Forgot your password?
typodupeerror
Data Storage Technology Science

Nanotech To Replace Disk Drives Within Ten Years? 127

Posted by Zonk
from the along-with-my-hip dept.
Ian Lamont writes "An Arizona State University researcher named Michael Kozicki claims that nanotechnology will replace disk drives in ten years. The article mentions three approaches: Nanowires (which replace electrons/capacitors), multiple memory layers on silicon (instead of a single layer), and a method that stores multiple pieces of information in the same space: 'Traditionally, each cell holds one bit of information. However, instead of storing simply a 0 or a 1, that cell could hold a 00 or a 01. Kozicki said the ability to double capacity that way — without increasing the number of cells — has already been proven. Now researchers are working to see how many pieces of data can be held by a single cell.'"
This discussion has been archived. No new comments can be posted.

Nanotech To Replace Disk Drives Within Ten Years?

Comments Filter:
  • That's just stupid (Score:3, Insightful)

    by geekoid (135745) <dadinportland@@@yahoo...com> on Thursday November 01, 2007 @07:36PM (#21204829) Homepage Journal
    "Nanotechnology will replace Hard drives in 10 years"

    That's meaningless.

    I think "Nano-technology will double disk capacity in 10 years" would be better, but still pretty silly.

    As apposed to those giant 1s and 0s we use now.

    • Well, you're kinda nitpicking at the title too. Really everyone is going to see Hard Drive as one of those nifty spinning disks in the computer, which most of the tech mentioned in the article is not so for that vast majority of people this will be an accurate title. Literal(I thik that I spelled that wrong, but heh I don't really care all that much again you know what I mean) translation and real language meaning/usage are two very different things in the American language.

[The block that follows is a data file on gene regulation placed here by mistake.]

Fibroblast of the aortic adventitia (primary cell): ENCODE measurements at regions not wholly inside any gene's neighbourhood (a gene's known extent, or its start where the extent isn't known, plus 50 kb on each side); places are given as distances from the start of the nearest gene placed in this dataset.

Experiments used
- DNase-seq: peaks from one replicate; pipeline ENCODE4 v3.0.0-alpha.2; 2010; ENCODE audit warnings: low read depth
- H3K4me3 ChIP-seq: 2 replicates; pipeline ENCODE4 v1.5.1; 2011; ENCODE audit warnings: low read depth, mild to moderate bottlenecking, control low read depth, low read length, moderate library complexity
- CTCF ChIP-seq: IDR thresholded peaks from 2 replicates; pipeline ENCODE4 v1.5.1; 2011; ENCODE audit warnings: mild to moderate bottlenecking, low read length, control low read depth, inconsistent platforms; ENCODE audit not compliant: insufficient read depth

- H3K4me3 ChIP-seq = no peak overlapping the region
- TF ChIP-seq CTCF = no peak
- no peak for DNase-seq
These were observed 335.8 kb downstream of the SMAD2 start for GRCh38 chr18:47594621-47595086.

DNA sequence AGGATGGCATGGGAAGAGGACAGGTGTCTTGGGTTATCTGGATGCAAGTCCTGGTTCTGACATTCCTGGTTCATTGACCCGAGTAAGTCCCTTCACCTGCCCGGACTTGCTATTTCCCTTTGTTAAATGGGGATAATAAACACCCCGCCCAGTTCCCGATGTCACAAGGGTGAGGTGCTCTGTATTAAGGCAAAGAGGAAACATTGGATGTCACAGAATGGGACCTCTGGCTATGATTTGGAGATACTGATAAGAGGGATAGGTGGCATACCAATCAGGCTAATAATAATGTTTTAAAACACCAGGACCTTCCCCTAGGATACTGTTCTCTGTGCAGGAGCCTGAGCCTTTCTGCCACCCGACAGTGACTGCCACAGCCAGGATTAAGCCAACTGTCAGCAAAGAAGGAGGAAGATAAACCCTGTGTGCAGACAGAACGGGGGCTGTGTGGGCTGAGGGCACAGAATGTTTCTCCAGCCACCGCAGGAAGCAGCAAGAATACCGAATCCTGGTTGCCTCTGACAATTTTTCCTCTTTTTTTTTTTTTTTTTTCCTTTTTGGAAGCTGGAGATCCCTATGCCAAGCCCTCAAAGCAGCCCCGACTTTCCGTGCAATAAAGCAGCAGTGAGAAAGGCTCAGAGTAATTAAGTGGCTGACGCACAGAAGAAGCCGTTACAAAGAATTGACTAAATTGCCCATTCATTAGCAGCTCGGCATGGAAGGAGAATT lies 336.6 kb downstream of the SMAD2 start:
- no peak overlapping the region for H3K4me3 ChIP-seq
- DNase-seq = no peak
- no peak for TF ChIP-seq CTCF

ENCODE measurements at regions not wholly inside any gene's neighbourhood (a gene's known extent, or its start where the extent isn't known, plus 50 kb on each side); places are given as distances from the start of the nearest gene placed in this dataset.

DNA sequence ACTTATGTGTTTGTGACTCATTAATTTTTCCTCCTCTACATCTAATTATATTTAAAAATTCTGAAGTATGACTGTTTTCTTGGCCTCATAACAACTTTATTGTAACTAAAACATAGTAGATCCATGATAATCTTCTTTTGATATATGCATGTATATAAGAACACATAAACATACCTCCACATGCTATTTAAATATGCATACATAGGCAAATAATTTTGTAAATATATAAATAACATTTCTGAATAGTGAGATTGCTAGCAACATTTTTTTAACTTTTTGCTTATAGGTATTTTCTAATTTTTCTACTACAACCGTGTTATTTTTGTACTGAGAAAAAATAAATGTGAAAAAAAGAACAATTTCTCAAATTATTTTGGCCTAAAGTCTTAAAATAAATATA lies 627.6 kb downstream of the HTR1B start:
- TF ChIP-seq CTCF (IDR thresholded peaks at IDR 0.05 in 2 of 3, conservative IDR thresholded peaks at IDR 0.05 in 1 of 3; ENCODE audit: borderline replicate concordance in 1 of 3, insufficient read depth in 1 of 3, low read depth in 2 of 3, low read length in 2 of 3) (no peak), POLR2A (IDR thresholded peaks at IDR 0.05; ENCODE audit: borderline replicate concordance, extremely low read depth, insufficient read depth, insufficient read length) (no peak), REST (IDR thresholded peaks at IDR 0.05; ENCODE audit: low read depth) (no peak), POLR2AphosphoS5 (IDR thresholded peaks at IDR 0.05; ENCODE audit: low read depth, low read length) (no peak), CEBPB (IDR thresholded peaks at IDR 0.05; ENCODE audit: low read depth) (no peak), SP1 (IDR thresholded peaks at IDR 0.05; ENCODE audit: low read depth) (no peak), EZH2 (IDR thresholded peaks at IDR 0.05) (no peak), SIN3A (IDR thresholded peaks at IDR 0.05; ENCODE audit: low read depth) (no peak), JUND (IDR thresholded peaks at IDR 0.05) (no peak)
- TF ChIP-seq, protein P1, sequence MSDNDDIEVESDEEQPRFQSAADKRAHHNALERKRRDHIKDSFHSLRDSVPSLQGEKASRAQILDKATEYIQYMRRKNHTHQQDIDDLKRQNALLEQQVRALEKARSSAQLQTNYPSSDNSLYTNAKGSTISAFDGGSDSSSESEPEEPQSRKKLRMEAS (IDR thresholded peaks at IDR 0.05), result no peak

Anyway this is some pretty cool
    • by Gibbs-Duhem (1058152) on Thursday November 01, 2007 @08:17PM (#21205285)

      Mod parent up...

      Hard disks are absolutely, with no qualification, nanotechnology. In fact, hard disks were the *first* nanotechnology we ever used, anywhere. Each bit on a modern hard disk is literally nanometers on a side, the read head is a thin film nanometers in thickness, flying above the disk less than a micron above the surface! Saying that nanotechnology will replace that is like saying that wheat will replace rye as the best sandwich containing substance. Moronic.

      When I was helping with a proposal to the EPA for regulating the environmental effects of nanotech, I needed to come up with a definition for nanotechnology. The *only* definition that exists for nanotechnology is a system where the relevant controlled length-scale is less than 100nm. Hard drives are the most advanced nanotechnology on earth!

      • Re: (Score:3, Insightful)

        by blind biker (1066130)
        Well, I have seen white papers of MOS transistors with 14 nm gates. Those qualify as slightly more advanced, if linear dimension is the metric.
      • by H0D_G (894033)
        "In fact, hard disks were the *first* nanotechnology we ever used, anywhere." not true. given modern nanotechnology research in to things like quantum dots, gold nanoparticles are the first nanotechnology. gold nanoparticles have had a controlled dimensionality for more than 200 years officially, and controlled size nanoparticles have existed for thousands of years- look at the lycurgus cup http://www.britishmuseum.org/explore/online_tours/museum_and_exhibition/the_art_of_glass/the_lycurgus_cup.aspx [britishmuseum.org] HDDs
        • Re: (Score:3, Interesting)

          by Gibbs-Duhem (1058152)

          That's funny, I didn't really expect anyone else to know about that. Well played sir.

          It's actually pretty awesome how they did this, although I'm more familiar with the use in stained glass windows. The red tint in stained glass windows from that era was from the surface plasmon of gold nanoparticles. They made it by adding a gold salt to the molten glass solution, and as it cooled the glass became viscous fast enough that diffusion was too slow to form bulk gold. Instead, gold nanoparticles nucleated and

      • Re: (Score:3, Insightful)

        by eebra82 (907996)
        Regardless of how small a bit is on the platter of a hard drive, you are missing the point.

        Yes, the Kozicki quote is flawed when put out of context, but we all understand that he is talking about circuitry at nano levels. You are absolutely correct in your remarks, but don't get hung up on the first sentence of the news. Read the whole thing and get a grasp of it instead.

        Having said that, I fully agree that hard drives are getting closer to an end. Mechanical components in a computer are not going to su
        • by fractoid (1076465)